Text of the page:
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More than once I have damaged the inner dust shield of the bearing from wedging the angle iron in between the splash shield and the bearing. Usually not a big deal, the dust shield can be hammered out straight again, but why do the extra work when a little proper preparation can save you the hassle?
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Once you start pressing, like every step of this process, results will vary. Some shafts will drop out nicely, some will fight you. Go slow and think about what you're about to do before you do it. I've torn up the rubber on at least one good bearing by being too aggressive and impatient with the press.

You can see the results one particularly tough bearing left on the angle iron.

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Then a visit with the wire wheel....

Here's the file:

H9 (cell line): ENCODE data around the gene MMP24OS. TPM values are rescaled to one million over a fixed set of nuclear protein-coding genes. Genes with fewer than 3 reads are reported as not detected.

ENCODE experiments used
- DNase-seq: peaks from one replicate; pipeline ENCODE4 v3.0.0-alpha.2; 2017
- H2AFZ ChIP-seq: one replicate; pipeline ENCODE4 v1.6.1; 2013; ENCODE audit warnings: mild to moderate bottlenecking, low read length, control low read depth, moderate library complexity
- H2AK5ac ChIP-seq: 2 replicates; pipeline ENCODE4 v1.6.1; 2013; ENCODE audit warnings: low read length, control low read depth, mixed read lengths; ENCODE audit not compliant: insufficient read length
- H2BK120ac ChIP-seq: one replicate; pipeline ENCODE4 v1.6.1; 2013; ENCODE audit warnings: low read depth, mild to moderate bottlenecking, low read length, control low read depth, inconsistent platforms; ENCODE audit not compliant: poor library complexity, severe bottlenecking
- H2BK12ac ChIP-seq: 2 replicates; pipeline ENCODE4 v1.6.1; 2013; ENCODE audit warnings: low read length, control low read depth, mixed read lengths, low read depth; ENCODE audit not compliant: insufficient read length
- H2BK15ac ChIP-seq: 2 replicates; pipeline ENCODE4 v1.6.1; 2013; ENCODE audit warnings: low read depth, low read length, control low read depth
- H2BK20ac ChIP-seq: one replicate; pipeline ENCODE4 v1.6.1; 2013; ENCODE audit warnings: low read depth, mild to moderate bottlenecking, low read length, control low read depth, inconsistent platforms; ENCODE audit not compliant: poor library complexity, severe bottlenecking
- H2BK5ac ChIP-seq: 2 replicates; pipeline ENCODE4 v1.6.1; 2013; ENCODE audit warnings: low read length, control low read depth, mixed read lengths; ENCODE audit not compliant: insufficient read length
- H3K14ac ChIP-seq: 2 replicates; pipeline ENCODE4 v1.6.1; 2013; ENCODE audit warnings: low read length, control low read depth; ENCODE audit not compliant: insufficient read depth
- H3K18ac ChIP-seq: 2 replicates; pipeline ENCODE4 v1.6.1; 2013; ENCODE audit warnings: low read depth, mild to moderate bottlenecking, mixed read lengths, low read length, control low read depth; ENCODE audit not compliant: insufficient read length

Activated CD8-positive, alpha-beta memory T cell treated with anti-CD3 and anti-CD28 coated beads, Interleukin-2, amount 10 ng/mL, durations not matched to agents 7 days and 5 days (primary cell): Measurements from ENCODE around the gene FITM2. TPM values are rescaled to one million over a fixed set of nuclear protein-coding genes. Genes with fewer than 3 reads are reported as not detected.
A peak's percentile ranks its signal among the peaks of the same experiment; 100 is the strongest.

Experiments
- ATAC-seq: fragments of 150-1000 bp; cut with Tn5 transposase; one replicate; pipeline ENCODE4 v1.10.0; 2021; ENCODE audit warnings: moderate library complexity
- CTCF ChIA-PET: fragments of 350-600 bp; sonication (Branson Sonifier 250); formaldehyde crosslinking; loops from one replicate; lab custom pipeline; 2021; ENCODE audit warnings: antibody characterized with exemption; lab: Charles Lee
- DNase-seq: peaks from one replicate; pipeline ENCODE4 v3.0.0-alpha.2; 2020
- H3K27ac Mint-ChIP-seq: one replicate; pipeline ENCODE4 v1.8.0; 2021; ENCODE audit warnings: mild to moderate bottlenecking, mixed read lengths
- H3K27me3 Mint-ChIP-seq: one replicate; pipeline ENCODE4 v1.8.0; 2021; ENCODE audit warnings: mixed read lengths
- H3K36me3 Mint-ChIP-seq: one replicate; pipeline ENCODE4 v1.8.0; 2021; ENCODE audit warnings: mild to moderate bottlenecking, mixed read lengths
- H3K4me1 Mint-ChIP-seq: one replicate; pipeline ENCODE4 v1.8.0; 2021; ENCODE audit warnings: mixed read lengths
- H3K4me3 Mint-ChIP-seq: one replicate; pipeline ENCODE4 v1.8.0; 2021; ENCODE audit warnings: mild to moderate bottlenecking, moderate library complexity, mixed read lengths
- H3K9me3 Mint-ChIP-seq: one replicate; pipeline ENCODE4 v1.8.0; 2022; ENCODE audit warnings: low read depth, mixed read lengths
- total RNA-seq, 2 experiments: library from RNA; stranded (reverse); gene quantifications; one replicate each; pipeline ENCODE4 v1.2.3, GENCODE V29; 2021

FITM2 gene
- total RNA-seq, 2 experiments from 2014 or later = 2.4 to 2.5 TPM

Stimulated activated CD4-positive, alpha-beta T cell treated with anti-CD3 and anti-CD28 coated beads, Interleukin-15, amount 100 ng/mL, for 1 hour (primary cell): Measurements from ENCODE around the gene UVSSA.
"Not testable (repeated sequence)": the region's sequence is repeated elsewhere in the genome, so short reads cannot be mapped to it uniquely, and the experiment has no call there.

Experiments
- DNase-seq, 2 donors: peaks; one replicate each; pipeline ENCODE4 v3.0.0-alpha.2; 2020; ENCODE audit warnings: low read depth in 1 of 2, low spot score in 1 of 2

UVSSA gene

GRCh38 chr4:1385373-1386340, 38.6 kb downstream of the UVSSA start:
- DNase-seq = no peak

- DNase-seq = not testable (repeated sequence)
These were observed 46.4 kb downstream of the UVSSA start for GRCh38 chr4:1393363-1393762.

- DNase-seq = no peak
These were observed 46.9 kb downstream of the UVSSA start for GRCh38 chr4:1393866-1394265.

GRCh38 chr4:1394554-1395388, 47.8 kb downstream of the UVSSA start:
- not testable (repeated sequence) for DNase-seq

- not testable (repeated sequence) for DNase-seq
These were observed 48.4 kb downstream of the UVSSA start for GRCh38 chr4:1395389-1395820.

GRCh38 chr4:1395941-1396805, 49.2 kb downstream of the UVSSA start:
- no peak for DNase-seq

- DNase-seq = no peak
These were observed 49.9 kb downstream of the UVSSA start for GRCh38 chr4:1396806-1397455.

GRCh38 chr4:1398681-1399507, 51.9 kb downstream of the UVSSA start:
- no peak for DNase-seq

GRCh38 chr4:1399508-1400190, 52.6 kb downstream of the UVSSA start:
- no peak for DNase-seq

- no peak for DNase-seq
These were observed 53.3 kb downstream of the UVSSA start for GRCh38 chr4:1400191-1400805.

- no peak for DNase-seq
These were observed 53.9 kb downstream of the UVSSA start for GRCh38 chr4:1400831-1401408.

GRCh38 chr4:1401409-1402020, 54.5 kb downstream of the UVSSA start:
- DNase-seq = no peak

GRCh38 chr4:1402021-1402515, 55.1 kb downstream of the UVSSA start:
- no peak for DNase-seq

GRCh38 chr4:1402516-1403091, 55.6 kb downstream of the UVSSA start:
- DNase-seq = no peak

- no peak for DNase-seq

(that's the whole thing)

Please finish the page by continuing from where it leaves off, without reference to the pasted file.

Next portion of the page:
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Remove the inner dust shield from the bearing the same way you removed the outer shield, then get the seals out.

I've never not bent one of the seals getting it out, they're not made to be removed, but then are easily straightened back and reused, just don't chew up the rubber with the tool.

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Another trip back to the parts washer to get the old grease out of the bearing and clean off any remaining dirty parts...
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Now, if you had to cut the end of the CV axle off, this is the time to get the stub out of the intermediate axle. I've had great success with drilling a hole on the stub, threading it and using a slide hammer to pull the stub while heating the shaft with an oxy-acetylene torch. You don't need to get the shaft cherry red, or even so hot as to discolor the metal, but you do need a torch that will put out a lot of heat, because the intermediate shaft will soak up the heat from a smaller torch without expanding the metal enough to get the rusted stub out of the shaft. Again, results will vary.